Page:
OSTEOPHYTE

An osteophyte, also called a bone spur, is a bony projection that forms along the bone’s edges. It is common where bones connect — in your joints. It may also develop on your spine’s bones.

The primary cause of the osteophyte is joint deterioration caused by osteoarthritis. Most osteophytes are asymptomatic and might go unnoticed for years. They may not need to be treated. If therapy is required, it is determined by the location of the spurs and how they influence your health.

SYMPTOMS

Some individuals have an osteophyte and are entirely unaware of it. Spurs begin to cause symptoms when they:

  • Rub against other tissues or bones.
  • Restrict movement
  • Apply pressure to the nearby nerves.

When this occurs, you may experience some of the following:

  • Legs weakness and numbness if the spine has spurs
  • Reduces motion’s range
  • Tendinitis 
  • Bumpy or knobby areas in the toes and fingers
  • Discomfort in the area of the affected joint, such as heel pain
  • Stiffness
  • Tendon tears

DIAGNOSIS

During the physical exam, your physician may feel around the joint to locate the cause of your pain. Your physician may also request imaging tests to observe your bones and joints.

TREATMENT

Osteophytes are generally not painful, but accompanying arthritis may be. If you are in pain, pain relievers like ibuprofen or paracetamol, which you can purchase from a pharmacy, may assist. Ibuprofen is an NSAID (nonsteroidal anti-inflammatory drug) that may aid with inflammation and swelling.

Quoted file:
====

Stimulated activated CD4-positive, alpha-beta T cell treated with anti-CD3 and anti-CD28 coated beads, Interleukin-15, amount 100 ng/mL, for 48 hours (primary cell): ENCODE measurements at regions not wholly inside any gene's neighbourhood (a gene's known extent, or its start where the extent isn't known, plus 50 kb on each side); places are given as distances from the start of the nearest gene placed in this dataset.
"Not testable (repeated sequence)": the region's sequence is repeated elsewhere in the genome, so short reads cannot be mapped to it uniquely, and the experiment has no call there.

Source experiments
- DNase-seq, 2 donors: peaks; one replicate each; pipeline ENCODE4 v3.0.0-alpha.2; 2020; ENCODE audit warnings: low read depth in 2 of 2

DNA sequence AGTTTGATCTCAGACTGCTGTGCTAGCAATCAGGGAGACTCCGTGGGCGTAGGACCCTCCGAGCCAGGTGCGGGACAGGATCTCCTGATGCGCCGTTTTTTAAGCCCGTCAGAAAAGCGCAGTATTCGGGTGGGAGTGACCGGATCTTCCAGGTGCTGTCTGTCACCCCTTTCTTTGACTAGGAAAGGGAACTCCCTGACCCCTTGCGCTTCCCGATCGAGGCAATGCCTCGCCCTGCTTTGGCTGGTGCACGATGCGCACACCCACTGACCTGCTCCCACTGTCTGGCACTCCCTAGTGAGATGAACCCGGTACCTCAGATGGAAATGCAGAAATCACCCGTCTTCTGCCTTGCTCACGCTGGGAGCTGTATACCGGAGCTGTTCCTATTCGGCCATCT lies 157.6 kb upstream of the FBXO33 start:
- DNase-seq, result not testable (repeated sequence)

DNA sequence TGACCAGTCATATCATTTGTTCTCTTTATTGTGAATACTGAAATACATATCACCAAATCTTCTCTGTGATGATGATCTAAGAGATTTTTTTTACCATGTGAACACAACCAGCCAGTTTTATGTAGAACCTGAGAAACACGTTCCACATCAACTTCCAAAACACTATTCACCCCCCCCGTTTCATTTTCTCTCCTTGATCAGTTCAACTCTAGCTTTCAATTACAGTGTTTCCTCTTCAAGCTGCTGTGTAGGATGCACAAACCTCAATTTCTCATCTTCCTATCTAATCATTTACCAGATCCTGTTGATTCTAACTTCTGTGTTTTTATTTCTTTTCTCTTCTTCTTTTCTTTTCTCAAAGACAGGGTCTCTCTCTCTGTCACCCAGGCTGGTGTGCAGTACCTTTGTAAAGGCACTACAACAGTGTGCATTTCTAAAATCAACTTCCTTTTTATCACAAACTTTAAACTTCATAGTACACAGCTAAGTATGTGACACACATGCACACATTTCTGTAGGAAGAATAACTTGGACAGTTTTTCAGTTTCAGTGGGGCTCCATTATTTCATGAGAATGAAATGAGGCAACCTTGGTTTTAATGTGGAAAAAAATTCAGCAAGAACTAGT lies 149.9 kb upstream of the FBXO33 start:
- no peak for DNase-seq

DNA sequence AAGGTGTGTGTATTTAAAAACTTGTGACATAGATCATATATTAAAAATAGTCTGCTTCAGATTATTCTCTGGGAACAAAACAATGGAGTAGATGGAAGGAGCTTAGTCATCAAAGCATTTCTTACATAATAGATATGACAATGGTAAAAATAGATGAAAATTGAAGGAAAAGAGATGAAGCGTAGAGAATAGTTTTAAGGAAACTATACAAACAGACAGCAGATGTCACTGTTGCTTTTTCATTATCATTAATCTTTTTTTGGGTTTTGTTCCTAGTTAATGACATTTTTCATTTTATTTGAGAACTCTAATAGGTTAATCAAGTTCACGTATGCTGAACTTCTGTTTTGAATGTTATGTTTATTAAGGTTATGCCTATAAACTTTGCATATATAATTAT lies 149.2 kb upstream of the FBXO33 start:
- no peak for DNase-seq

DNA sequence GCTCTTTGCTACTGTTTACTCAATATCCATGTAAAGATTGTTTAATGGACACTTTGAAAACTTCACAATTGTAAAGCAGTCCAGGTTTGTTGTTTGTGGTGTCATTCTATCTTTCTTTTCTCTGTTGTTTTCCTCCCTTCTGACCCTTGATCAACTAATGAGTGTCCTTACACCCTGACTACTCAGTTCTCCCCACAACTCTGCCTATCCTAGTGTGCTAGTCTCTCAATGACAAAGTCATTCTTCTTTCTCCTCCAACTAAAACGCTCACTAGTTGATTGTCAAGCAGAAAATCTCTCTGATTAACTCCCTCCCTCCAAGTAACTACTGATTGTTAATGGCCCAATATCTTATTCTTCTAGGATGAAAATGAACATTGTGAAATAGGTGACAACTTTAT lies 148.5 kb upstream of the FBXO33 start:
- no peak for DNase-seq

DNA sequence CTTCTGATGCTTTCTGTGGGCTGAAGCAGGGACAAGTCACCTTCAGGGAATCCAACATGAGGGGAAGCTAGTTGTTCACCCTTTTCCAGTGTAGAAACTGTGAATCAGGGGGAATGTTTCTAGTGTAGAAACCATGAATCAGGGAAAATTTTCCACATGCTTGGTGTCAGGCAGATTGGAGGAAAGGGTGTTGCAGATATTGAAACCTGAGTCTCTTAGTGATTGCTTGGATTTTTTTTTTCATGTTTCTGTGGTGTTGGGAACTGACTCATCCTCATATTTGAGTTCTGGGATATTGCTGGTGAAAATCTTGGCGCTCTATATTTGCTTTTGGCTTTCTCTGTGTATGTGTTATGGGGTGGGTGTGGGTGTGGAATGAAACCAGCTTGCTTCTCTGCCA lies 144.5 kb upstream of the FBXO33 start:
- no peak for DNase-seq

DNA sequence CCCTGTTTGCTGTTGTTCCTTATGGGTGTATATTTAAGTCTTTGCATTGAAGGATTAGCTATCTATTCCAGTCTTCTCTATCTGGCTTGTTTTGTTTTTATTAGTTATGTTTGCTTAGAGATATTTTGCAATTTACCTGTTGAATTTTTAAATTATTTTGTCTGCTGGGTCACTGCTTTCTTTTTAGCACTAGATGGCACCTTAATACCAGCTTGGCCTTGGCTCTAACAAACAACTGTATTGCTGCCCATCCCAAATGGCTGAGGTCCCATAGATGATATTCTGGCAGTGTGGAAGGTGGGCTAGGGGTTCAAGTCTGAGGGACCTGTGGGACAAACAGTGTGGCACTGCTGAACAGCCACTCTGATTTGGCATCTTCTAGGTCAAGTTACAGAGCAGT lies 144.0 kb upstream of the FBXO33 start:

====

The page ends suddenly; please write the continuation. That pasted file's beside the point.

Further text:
Moreover, if you are obese, losing weight will benefit you by reducing your joint strain. A physiotherapist may assist you by providing exercises to strengthen the muscles around the problem region and by assisting in the improvement of your range of motion.

Surgery is occasionally used to treat underlying arthritis in the joint. It may be beneficial if you have osteoarthritis in your joints, knees, or hips, especially those near the base of your thumb.

Unless an osteophyte irritates a nerve in the spine or reduces the range of motion of a joint, it is typically not necessary to remove it.

If you ever have surgery to remove an osteophyte, your surgeon will discuss the risks and advantages of the treatment to you.

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